Students Celebrate Diwali

Mahee Bhatt (2021-2022), Co Editor-in-Chief

As winter approaches, so do many religious and cultural festivities around the world. A special holiday which was observed on the new moon on Nov. 4 of this year is Diwali, which is celebrated by Hindus, Sikhs, Jains and some Buddhists around the world. Diwali is an annual five-day festival of lights with different rituals and celebrations on each day. Many people celebrate this holiday in various ways around the world. 

“Every year during Diwali my family and I clean our house thoroughly,” said freshman Anjali Kondapalli.

Diwali is considered as a time for new beginnings as it coincides with the Hindu New Year. Many families take this opportunity to clean up as many do during the new year. Also, a popular Hindu belief is that Goddess Laxmi resides in cleanliness so they have a greater chance to receive her blessings maintaining a clean home. Additionally, many decorate their homes with candles and idols to attract and welcome the gods. This is known as a time to “dress for excess” as many buy new bright clothes and lavishly adorn their houses. 

“Each day holds a distinctive meaning and we celebrate them in different ways,” said Kondapalli. 

As this holiday is surrounded by many religious days, there are varying pujas conducted on each day. The first day of the festival is known as “Dhanteras”. “Dhan” translates to “wealth” and “teras” translates to “thirteen” as it is celebrated on the thirteenth day of the auspicious month. This is considered as a prospitious day to make new purchases and perform rituals involving money and wealth.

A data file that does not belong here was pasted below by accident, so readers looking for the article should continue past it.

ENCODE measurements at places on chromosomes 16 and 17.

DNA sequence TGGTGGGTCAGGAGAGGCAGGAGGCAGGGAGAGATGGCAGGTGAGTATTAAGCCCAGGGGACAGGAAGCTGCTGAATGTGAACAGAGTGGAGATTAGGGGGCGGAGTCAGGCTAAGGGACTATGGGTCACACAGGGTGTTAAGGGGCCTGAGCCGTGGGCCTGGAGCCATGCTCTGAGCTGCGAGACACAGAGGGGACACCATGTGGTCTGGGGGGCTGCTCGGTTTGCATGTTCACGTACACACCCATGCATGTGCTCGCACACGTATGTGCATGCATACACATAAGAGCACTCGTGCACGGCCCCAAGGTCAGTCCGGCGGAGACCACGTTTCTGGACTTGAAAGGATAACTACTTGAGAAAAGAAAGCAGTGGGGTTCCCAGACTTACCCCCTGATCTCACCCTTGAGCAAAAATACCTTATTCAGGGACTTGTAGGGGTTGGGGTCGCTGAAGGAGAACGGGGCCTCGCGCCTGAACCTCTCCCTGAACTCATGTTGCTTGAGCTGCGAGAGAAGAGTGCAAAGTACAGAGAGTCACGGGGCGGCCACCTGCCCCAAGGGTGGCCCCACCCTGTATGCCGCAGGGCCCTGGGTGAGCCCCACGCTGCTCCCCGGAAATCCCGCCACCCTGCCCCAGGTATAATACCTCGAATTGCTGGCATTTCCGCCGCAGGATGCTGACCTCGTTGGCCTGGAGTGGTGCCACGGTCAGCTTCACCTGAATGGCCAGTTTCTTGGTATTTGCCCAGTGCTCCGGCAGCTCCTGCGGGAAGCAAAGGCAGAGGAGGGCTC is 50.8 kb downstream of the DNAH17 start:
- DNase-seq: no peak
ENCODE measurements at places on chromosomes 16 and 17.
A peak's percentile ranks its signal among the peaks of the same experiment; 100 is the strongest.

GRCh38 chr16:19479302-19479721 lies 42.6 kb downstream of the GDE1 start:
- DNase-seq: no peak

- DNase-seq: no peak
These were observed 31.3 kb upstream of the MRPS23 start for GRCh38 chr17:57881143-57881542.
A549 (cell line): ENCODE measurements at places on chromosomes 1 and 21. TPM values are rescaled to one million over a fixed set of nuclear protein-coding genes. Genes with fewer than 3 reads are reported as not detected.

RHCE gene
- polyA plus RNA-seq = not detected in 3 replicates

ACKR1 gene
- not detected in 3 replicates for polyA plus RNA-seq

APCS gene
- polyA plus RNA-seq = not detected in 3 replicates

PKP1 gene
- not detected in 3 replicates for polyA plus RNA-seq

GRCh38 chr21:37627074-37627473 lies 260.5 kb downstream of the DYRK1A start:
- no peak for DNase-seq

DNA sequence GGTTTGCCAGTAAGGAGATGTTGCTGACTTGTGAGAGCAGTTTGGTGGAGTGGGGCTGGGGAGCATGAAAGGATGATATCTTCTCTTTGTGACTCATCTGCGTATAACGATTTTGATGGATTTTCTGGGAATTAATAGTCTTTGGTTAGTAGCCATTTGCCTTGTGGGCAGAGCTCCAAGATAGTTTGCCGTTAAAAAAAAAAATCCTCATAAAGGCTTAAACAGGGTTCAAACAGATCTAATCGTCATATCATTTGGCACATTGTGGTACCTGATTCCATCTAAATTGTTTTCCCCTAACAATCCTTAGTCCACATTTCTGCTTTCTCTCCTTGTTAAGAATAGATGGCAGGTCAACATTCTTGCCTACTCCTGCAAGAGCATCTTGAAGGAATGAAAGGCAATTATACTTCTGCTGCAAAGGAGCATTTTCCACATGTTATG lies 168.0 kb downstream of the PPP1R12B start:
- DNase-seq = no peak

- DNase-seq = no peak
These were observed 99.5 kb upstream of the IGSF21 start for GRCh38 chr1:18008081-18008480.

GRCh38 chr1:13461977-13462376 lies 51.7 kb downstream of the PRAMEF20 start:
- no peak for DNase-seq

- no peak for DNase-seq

The second day is known as “Choti Diwali” when people perform rituals to remove their sins and decorate their homes. The third day is the main celebration of Diwali where the Lakshmi Puja is performed to gain blessings and good fortune. People then gather to celebrate and burst fireworks and exchange gifts. 

The fourth day is “Padwa” which celebrates the love between husband and wife and the last day is known as “Bhai Duj” which celebrates relations between brothers and sisters. Collectively, all five days come together to create a festive and positive atmosphere in the households of those who celebrate. 

“I love this time of the year because it is full of festivities and lights,” said Kondapalli. 

Diwali is celebrated in numerous ways by people across the world. Many also refer to the days with different names. This further displays how this holiday takes diverse beliefs and celebrates them within one holiday. Diwali may be celebrated for varying reasons but ultimately brings people of different backgrounds together with festivities.